Call him Manny from the hood. Like JLo, Manny Lehman, one of the biggest above-the-marquee names on the international gay club scene hails from the Bronx. And like Jennifer Lopez, he’s a proud product of parents from the island of Puerto Rico, where dancing is as essential as breathing. But whereas music has become a sideline for JLo, it’s remained the passion that drives Manny Lehman.
This is one DJ who doesn’t just feel the beats. This guy lives the beats.
Considered by the suits in the suites and revelers on the dance floor alike a true maestro, Lehman brings a lifetime of experience in the music industry that has encompassed every aspect of the business.
The DJ bug first bit him when he was clerking at Vinylmania. As hard as it is to imagine in a world where no one ventures any further than their desk to shop for music, DJs had to rely on a handful of stores to obtain the latest EPs. And no store anywhere matched up to the legendary Manhattan DJ record store Vinylmania. During the late ‘80s, if you wanted to see what your favorite turntable talents looked like in the daylight hours, a few hours flipping through the bins would afford you face time with gods of the dance like Junior Vasquez, Victor Calderone and Tony Moran.
Junior and Lehman shared a common experience: They both learned their craft by dancing, listening and grooving to the DJ many consider the greatest in the history of dance music, Larry Levan. The resident DJ at the legendary ‘80s Downtown Manhattan club Paradise Garage is credited with perfecting a musical style that incorporated disco, soul and Hi-NRG into a whole new animal. But it was another Levan fan, high school chum Frankie Knuckles, who, after moving to Chicago, became the resident DJ at a converted garage, where he discovered a new sound and so made it his own that he is universally known as the Godfather of House.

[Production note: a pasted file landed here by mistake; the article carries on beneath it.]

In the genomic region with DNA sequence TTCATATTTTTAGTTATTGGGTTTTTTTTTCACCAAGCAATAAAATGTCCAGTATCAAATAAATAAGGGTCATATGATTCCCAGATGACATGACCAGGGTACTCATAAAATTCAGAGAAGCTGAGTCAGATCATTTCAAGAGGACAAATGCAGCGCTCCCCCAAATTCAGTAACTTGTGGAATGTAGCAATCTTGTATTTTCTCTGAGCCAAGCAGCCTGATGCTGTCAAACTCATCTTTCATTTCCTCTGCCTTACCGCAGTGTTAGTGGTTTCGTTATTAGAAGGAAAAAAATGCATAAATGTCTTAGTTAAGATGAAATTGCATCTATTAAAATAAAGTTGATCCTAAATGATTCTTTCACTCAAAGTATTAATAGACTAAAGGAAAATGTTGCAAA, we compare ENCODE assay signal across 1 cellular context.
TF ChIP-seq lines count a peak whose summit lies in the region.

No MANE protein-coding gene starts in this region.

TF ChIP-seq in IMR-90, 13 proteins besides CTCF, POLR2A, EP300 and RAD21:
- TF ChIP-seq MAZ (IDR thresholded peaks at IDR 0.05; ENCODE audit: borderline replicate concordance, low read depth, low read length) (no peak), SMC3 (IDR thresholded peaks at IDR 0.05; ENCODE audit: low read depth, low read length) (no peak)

In the 1990s, Lehman graduated from selling records to marketing them when he became the director of dance promotions at A&M Records. Levan’s and Knuckles’ influence is readily apparent in one of his biggest discoveries, singer CeCe Peniston. In 1991, Lehman produced for Peniston a song simply called “Finally” that has gone on to become the most enduring house anthem of the golden age of house.
After working with artists that ranged from Janet Jackson to Sting, he moved to L.A. and made a fateful partnership with Jeffrey Sanker, then (as now) one of the biggest party promoter/producers on the gay club scene. In 1999, Lehman had his big break playing Sanker’s biggest extravaganza: White Party Palm Springs. Lehman credits that and the Recovery Party at Montreal’s mammoth Black & Blue Weekend the same year as responsible for his subsequent skyrocket ride to Amnesia, one of the seminal clubs that put South Beach on the international party map.
After that, Lehman was racking up the frequent flyer miles, with residencies at New York’s Twilo, famous for its impeccable sound system and space age décor; another Miami institution, Crobar; Factory and Here in Los Angeles; Nation in Washington, D.C.; Avalon in New York (better known as Limelight); and the club that has become a byword for gay dance clubs: New York’s megaclub, Roxy.